We are finally ready to start working with actual data now that we have a guitars table and our guitar model. And the first thing that we need to do is create a view that's going to have the form so that we can submit data to the server. And then we can take that information and store it in the database. So let's start by going to our controller. App Http Controllers and then GuitarsController. And we want to implement the create method because this is what is going to be called in order to show our form. So all we need to do is return that view. And the view name is going to be guitars.create. So we can create that view or we can copy it from another view. And let's copy it, let's use the show. Because that's going to give us the least amount of stuff that we need to change. And we will of course call this create.blade.php. And I am going to paste in the markup for this form because you don't want to see me type all of this out. But it's very simple. There are three fields, the first is guitar-name, that's for the name of the guitar, then we have another field for brand, and then one for the year. Now, the very important thing here is the name attributes, because that is what's going to be used to submit the data to the server, that's what the browser needs. And there's also some CSS that I'm going to add to our sites.css file that is inside of public CSS and then site.css. We're not going to go over this, it's just adding some rules so that our form isn't going to look completely horrible. So with that done, we should be able to go to guitar/create, and we will see our form. There it is. Now of course, we could fill this out and submit it, but we're not going to be doing anything with that because we need to write that code. So let's do just that. The first thing that we need to do is add a use statement so that we can pull in the guitar class. So that is app/model slash guitar and then we want to create a new instance of this class. So that will be the first thing that we do, we can just call that guitar. And here's the idea, we are going to assign values to the appropriate properties. Well, our properties are the names of the columns that we created. So we have a name property, a brand property, and then this year_made. So it's going to look like this where we say guitar name =, and we're going to use this request that was passed as the parameter to this method. This is a lot like the request function that we used all those lessons ago whenever our routes were inside of the web.php file. And in fact, we could use request here, if we wanted. But since we have this request object, let's just go ahead and let's use that. Now, instead of using this like the request function, this is an object and we want to retrieve the input that was provided so we call a method called input. And then we pass in the name of the form field that we want to retrieve here, which was guitar-name. And then we just need to rinse and repeat for the other values. So we had brand which just happened to be the same name as the form field. So we will reuse that, then we had year_made, and in the request, that was just year. So we are building this object one property at a time. And then finally we want to save that in the database. So we call the save method on this guitar object. And then we're good to go. But then we want to do something else, we don't want to just save the guitar and then stay there. We want to redirect to someplace else. And where we redirect to really depends upon our application. So we could call a function called redirect. And then we could pass in the URL of wherever it is that we want to redirect to. But, URLs change, and it would be nice to have the flexibility of using the route name to generate that URL. And we can do just that by calling redirect, this is going to return an object that has a route method and that we just specify the route name of where we want. And I think going to the guitars index makes sense in this case. So that whenever we create the guitar, it will take us back to the index so that we can then see all of the guitars that have been created. But of course the guitars that we are displaying are all hard coded. So instead of calling this getData method that we have, we can use our guitar model, and we can retrieve all of the records. That's essentially going to give us the same thing but of course now we're going to be reading data from the database. So in this case, we are creating and we are reading, that's the C and R of crud. So let's go to the browser, there's one other thing. Let's go back to our create view because we need to specify the action here, I did not do that. And once again we can use route, in this case, and then we will simply have the route function generate the URL for the guitars.store route. So with that in place, let's go back to the browser. Let's refresh so that that is going to change. And let's store some data. So let's store a Starla S2, the brand is going to be PRS. Year made, it really doesn't matter, let's say 2015, and then let's submit. And what do we get? 419, PAGE EXPIRED. What in the world does that mean? Well, we just performed a post request which is supposed to change something on the server, and there are other types of requests that do that as well. There's update, delete and a few others. But the main thing is that we are changing something which is useful, but it's also very dangerous. Because requests can be forged. An attacker can forge a request to our application. And if we're not careful, it will execute that request. And it could end up completely destroying our application, or at least the data that our application is working with. So, this type of request is called a cross site request forgery or a CSRF. It's very common. And the way that we prevent this type of attack is including a special form field in our form. It has a particular value that the server is expecting. And if that value isn't there, or if that value is different than what the server expects, then it's going to reject that request. As I said, this is a very common type of attack. Every language, platform and framework has some easy way of dealing with it. So, Laravel gives us a directive, something called csrf. That's all that we have to do. We need to add this to our form. It can be anywhere in the form, and that's going to solve our problem. So let's go back, let's refresh and let's inspect so that we can see that form field. You can see that it is a hidden form field and it has a particular value. If that value isn't there, or if it's different, no cigar. So, with that in place, we can now fill out this form. So we'll redo Starla S2, the brand is PRS. I think we did 2015 for the year made. If we submit this, then we shouldn't see any kind of errors, but of course we do, map model guitar or app model guitar not found. Well, let's make sure that I did that correctly. So let's open up models. And that's the problem, models is plural, it's not singular. So we need to change that so that it's models. Let's go back, let's refresh. We can resubmit this form, that's going to be fine. So we'll just click on Continue, and here we are back at the index. We can see that we are reading data from the database, because now we see Starla S2. But we didn't display anything about the year. So let's go ahead and let's add that to the index view so that we can put this inside of our list here. So that it was made by the brand. And it was made on a particular year. We'll just call that Year made, and then we will have the Year made listed. So we can go back, refresh, and there we have that. Well that's all well and good. However, there is no validation going on. So in the next lesson, we are going to look at how we can validate the input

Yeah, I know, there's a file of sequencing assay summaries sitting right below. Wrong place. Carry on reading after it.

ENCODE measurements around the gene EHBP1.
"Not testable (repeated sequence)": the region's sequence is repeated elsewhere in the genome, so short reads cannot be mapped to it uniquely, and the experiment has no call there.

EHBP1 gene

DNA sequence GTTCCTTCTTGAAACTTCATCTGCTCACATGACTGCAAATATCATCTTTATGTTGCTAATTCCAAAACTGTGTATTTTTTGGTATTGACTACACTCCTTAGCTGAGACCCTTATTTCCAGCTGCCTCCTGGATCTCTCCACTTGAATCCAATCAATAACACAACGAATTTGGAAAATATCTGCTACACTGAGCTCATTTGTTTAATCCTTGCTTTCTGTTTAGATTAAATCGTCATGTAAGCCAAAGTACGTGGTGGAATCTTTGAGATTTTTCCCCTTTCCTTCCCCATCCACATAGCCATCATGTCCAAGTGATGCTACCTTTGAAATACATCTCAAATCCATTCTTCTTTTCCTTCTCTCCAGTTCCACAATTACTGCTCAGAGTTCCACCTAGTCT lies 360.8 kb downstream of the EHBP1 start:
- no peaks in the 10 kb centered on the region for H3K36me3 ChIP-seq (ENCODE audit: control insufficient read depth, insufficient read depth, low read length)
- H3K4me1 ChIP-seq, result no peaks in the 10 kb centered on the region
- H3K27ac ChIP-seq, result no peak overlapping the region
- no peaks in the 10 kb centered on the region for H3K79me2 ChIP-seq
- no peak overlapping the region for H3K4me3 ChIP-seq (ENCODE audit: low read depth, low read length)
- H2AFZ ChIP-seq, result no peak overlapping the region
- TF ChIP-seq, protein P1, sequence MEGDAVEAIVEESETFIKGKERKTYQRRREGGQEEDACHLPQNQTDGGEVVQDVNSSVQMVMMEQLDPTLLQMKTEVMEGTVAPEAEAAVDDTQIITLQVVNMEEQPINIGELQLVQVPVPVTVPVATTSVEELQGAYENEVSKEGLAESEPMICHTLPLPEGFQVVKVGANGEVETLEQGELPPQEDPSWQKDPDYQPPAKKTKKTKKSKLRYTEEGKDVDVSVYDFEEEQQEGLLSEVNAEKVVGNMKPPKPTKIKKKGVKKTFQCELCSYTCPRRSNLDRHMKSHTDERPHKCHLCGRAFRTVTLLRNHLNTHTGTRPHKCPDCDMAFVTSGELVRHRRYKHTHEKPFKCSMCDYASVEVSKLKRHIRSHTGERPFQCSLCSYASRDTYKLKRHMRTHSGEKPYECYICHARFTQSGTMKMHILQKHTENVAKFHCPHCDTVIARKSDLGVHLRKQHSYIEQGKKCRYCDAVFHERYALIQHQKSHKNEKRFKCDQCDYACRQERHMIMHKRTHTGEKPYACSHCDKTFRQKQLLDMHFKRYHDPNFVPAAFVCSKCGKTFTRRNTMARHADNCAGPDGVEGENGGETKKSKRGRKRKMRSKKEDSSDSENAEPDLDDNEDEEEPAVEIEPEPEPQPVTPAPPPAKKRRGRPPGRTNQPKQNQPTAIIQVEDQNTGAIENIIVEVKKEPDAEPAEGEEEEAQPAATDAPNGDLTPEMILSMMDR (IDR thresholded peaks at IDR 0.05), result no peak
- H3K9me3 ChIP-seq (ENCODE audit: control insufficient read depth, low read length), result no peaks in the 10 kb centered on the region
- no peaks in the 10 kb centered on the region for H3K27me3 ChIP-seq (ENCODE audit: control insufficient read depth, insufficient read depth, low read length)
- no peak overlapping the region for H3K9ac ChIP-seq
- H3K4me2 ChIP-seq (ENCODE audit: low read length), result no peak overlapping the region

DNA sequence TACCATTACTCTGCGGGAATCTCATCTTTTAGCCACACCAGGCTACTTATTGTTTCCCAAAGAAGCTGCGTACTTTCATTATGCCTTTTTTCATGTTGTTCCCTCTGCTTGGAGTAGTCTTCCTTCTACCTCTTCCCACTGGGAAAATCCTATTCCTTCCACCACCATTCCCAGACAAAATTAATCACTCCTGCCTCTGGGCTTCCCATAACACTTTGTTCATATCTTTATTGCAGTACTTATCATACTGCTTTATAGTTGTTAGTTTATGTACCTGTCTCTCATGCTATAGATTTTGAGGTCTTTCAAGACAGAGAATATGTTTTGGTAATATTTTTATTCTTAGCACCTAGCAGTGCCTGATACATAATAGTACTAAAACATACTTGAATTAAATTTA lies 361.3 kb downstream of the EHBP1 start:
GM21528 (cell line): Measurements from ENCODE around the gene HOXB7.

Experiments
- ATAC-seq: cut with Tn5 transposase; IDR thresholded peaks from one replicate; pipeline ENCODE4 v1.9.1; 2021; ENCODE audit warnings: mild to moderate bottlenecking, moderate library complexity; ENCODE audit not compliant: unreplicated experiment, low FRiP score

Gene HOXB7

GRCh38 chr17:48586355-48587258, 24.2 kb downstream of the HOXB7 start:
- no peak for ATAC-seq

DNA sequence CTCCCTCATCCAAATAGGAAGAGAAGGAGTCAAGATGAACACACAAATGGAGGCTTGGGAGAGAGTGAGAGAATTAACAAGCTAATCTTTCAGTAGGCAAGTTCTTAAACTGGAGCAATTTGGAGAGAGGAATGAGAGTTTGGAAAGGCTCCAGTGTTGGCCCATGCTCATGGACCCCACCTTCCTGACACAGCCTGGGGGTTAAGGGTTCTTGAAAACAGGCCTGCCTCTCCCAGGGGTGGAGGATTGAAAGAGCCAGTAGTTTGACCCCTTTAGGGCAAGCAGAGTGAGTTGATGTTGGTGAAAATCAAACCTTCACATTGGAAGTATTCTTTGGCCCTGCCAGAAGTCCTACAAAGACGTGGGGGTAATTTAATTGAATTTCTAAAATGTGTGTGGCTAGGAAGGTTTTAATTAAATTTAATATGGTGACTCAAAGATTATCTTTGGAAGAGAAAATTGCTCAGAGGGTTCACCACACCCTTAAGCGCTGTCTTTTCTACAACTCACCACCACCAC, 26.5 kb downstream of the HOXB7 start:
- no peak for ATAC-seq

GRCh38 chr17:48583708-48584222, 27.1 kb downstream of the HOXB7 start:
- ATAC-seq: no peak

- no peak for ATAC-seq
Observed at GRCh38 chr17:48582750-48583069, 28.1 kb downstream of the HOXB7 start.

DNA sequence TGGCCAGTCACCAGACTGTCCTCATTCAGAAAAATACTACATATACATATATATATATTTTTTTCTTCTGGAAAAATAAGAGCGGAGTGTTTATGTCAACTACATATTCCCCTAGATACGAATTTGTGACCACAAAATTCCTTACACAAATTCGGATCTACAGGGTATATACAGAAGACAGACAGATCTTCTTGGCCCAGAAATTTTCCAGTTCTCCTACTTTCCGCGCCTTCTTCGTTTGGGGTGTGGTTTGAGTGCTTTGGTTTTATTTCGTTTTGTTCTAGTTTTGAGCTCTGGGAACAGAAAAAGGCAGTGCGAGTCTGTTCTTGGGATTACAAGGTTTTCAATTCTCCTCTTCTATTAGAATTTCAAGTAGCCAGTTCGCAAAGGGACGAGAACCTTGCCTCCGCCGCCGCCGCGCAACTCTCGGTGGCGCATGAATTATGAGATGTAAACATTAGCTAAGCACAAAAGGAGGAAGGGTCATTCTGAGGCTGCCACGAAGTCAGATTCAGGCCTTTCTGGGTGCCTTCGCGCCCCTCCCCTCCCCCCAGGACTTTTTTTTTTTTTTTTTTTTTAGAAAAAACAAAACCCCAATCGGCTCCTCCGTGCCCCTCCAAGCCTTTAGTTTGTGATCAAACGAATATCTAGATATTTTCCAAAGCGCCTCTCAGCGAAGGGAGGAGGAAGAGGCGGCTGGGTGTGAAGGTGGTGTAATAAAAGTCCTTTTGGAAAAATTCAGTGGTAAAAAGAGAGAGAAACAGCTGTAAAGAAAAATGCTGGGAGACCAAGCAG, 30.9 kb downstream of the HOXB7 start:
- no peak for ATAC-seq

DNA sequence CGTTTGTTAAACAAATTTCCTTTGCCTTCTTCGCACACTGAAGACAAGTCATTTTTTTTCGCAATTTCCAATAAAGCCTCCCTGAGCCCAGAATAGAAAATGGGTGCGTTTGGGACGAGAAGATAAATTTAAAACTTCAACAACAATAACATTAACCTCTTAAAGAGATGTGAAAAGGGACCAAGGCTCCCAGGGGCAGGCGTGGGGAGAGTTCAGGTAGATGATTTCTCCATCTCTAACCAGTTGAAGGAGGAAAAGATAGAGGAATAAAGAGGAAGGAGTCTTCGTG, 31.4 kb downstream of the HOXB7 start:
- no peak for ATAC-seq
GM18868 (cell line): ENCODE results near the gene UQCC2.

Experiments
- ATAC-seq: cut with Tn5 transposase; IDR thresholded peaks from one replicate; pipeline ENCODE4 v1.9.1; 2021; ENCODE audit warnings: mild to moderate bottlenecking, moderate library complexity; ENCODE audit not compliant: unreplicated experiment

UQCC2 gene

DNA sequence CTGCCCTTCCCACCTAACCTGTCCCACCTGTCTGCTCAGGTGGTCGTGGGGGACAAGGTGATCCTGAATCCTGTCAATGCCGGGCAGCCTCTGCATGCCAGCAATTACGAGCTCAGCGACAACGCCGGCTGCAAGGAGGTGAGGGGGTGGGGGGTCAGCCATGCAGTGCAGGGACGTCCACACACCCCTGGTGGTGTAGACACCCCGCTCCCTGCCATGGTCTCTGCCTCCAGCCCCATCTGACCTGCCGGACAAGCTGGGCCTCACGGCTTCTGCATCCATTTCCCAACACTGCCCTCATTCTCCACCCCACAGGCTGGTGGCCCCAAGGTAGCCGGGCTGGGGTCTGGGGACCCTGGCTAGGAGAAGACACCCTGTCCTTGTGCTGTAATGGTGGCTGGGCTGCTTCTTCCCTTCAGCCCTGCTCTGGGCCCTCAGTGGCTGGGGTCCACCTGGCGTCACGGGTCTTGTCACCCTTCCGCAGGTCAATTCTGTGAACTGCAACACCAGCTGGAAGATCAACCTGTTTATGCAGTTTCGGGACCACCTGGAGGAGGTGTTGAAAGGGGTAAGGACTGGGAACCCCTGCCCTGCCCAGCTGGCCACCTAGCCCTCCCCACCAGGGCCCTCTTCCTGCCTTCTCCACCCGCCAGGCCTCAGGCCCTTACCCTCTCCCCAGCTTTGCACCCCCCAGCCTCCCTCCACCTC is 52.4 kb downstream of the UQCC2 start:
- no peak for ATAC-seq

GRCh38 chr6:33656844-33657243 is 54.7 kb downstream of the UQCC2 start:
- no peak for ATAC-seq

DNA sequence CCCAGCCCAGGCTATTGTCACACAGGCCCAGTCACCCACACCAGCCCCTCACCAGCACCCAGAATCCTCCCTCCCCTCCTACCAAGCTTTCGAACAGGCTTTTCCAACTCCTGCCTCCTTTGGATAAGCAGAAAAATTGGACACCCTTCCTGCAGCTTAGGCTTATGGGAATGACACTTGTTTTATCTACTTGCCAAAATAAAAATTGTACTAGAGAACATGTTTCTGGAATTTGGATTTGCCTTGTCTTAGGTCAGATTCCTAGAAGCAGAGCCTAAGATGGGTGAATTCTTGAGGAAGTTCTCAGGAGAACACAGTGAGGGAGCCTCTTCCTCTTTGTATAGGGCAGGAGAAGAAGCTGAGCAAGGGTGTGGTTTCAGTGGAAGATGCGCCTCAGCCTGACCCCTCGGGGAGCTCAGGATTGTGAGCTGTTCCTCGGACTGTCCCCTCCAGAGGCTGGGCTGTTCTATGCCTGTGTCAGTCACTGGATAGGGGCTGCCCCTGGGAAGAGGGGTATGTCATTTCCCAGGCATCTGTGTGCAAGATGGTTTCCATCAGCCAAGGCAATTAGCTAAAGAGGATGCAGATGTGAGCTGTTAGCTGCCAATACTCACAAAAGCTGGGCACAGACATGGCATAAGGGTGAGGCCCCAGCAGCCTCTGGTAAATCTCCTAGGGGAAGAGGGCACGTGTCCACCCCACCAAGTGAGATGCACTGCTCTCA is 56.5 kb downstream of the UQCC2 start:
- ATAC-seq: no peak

Back to the top